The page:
The History of The Oak Island Lighthouse

The Oak Island Lighthouse, still standing today, was not the first lighthouse built in the area. Other lighthouses preceded the current Oak Island Lighthouse. In 1761, a hurricane caused an inlet on OakThe Oak Island Lighthouse Island. This inlet was the best route to the Wilmington port. In 1849, construction was completed on two lighthouses on Oak Island because of this inlet. Unfortunately, these two lighthouses were destroyed during the Civil War. In 1879, two new lighthouses were built to replace the two that were destroyed. These two lighthouses did fair well either. One was destroyed by fire and no one knows how the other one was destroyed.

After the first two lighthouses were destroyed, Congress appropriated funds for the Cape Fear Lighthouse, which would be located on nearby Bald Head Island. Bald Head Island already had a lighthouse that had been built in 1817, known as Old Baldy. However, Old Baldy was not tall enough and had a limited range of its lens and therefore was not useful for warning ships away from frying pan shoals. Construction of the Cape Fear Lighthouse, a 150 foot, pyramidal skeletal iron tower, was completed in 1903 and its light could be seen for 19 nautical miles. Once the Cape Fear Lighthouse was completed, Old Baldy was downgraded to a low intensity, static light. The Cape Fear Lighthouse was used until 1958 when the current Oak Island Lighthouse was built. The current Oak Island Lighthouse was more accessible than the Cape Fear Lighthouse. The Cape Fear Lighthouse was no longer needed and was destroyed.

The Oak Island Lighthouse, which still stands today, is located on the grounds of the Oak Island Coast Guard Station between Caswell Beach and Fort Caswell and is run by the U.S. Coast Guard. The Oak Island Lighthouse was one of the last lighthouses built in the United States, and was the last lighthouse built in North Carolina. The lights of the Oak Island Lighthouse are four thousand watt aerobeam lights and shine over 24 nautical miles, making it the most brilliant beacon in the United States.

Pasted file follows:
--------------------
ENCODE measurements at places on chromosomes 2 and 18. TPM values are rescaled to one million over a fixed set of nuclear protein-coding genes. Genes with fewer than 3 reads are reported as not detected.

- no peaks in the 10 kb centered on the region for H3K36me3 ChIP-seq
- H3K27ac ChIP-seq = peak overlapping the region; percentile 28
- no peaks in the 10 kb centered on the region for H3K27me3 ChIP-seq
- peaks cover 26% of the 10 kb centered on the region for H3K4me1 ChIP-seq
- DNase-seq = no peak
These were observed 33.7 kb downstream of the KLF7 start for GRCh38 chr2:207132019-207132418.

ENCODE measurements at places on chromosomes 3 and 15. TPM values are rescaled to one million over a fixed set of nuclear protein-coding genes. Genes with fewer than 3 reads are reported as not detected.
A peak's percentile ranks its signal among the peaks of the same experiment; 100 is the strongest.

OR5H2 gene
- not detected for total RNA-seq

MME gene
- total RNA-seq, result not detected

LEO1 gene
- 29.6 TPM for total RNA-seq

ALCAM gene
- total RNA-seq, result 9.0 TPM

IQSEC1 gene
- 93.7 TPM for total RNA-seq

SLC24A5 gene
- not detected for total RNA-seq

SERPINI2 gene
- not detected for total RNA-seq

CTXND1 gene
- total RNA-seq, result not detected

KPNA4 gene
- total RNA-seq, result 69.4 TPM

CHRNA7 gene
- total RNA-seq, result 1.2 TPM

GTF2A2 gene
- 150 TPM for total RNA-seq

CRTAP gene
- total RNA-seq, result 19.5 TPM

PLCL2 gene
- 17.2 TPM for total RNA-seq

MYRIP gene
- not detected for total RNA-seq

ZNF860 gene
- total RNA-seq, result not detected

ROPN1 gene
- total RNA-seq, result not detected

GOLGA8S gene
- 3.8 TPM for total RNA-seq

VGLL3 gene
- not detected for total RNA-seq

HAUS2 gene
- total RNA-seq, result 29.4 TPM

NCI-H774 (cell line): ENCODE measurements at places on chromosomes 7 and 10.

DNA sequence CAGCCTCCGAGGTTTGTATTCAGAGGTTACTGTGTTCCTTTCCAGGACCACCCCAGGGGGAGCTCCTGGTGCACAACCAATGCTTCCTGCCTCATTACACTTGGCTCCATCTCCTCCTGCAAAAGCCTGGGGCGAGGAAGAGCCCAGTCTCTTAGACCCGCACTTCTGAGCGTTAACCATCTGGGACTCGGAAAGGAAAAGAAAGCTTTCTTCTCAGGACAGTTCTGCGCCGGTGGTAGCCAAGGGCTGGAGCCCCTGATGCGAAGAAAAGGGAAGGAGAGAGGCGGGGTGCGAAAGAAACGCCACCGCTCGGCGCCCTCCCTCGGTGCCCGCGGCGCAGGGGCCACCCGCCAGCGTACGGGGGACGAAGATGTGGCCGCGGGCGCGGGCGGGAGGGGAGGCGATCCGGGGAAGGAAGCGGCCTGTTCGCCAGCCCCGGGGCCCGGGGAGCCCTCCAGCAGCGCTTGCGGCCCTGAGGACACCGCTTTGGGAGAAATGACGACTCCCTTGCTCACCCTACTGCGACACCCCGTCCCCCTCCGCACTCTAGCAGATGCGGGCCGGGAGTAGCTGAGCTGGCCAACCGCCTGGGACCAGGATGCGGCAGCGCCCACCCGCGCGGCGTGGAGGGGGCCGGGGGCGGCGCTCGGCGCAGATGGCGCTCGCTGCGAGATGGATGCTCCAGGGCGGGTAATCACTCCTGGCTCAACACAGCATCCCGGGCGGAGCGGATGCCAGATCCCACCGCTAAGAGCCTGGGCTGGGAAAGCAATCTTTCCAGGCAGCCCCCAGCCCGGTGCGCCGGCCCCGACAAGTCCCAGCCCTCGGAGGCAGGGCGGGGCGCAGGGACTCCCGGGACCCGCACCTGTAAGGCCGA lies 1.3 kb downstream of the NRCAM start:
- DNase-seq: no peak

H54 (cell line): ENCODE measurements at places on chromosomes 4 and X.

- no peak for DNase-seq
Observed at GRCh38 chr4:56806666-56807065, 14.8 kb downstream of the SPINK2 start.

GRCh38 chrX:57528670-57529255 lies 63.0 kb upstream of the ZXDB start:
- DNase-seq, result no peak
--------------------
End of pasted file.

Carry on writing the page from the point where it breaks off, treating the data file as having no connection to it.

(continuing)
The present structure of the Oak Island lighthouse is made of reinforced concrete and stands 169 feet tall with a diameter of 16 feet. The foundation of the lighthouse goes 70 feet down and sits on bedrock. The structure can sway up to three feet during gale force winds up to 100 miles per hour. Paint was mixed with the concrete while the lighthouse was being built, so the lighthouse never needs to be painted. There are 134 steps to the top station. During construction, two helicopters were used to put the lamps in place.
The Oak Island Lighthouse is the last manually operated lighthouse in the world. It is switched on every evening before sunset and is switched off each morning right after sunrise. Once a week, a member of the Coast Guard climbs the 134 steps to inspect the lights.

Although visitors are not allowed inside the lighthouse, the Coast Guard welcomes visitors to take pictures of the tower and allows tours of the Coast Guard Station on Tuesdays and Saturdays from 10:00am to 2:00pm. For more information, call the U.S. Coast Guard at 910-278-1133.

Copyright 2004. All Rights Reserved.

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